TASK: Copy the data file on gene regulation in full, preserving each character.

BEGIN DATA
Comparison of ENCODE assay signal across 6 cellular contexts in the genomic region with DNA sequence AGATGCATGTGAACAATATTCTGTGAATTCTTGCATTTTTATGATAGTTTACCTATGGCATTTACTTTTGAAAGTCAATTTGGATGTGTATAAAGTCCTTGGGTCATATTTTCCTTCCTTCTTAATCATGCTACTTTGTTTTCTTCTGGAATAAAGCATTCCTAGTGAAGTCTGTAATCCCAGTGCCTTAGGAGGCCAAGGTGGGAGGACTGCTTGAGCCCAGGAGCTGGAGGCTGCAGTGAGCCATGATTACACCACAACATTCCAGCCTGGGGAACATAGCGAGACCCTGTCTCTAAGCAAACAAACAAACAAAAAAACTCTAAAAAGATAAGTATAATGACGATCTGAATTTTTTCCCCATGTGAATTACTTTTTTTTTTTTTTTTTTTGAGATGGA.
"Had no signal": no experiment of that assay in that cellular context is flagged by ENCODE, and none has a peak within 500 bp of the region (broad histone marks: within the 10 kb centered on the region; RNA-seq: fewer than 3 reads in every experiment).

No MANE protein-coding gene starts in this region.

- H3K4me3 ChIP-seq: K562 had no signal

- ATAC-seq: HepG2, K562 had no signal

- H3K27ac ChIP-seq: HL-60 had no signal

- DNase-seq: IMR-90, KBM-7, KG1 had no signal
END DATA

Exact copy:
Comparison of ENCODE assay signal across 6 cellular contexts in the genomic region with DNA sequence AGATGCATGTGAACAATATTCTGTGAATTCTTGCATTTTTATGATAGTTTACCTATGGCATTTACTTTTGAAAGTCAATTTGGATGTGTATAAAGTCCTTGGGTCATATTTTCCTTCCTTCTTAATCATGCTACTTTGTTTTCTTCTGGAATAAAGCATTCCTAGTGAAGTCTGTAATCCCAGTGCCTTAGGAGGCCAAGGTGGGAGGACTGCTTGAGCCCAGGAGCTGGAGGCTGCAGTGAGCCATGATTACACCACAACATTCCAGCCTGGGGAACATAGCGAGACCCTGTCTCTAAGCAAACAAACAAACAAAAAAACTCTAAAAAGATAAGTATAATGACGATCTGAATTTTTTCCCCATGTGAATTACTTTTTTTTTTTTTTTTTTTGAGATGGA.
"Had no signal": no experiment of that assay in that cellular context is flagged by ENCODE, and none has a peak within 500 bp of the region (broad histone marks: within the 10 kb centered on the region; RNA-seq: fewer than 3 reads in every experiment).

No MANE protein-coding gene starts in this region.

- H3K4me3 ChIP-seq: K562 had no signal

- ATAC-seq: HepG2, K562 had no signal

- H3K27ac ChIP-seq: HL-60 had no signal

- DNase-seq: IMR-90, KBM-7, KG1 had no signal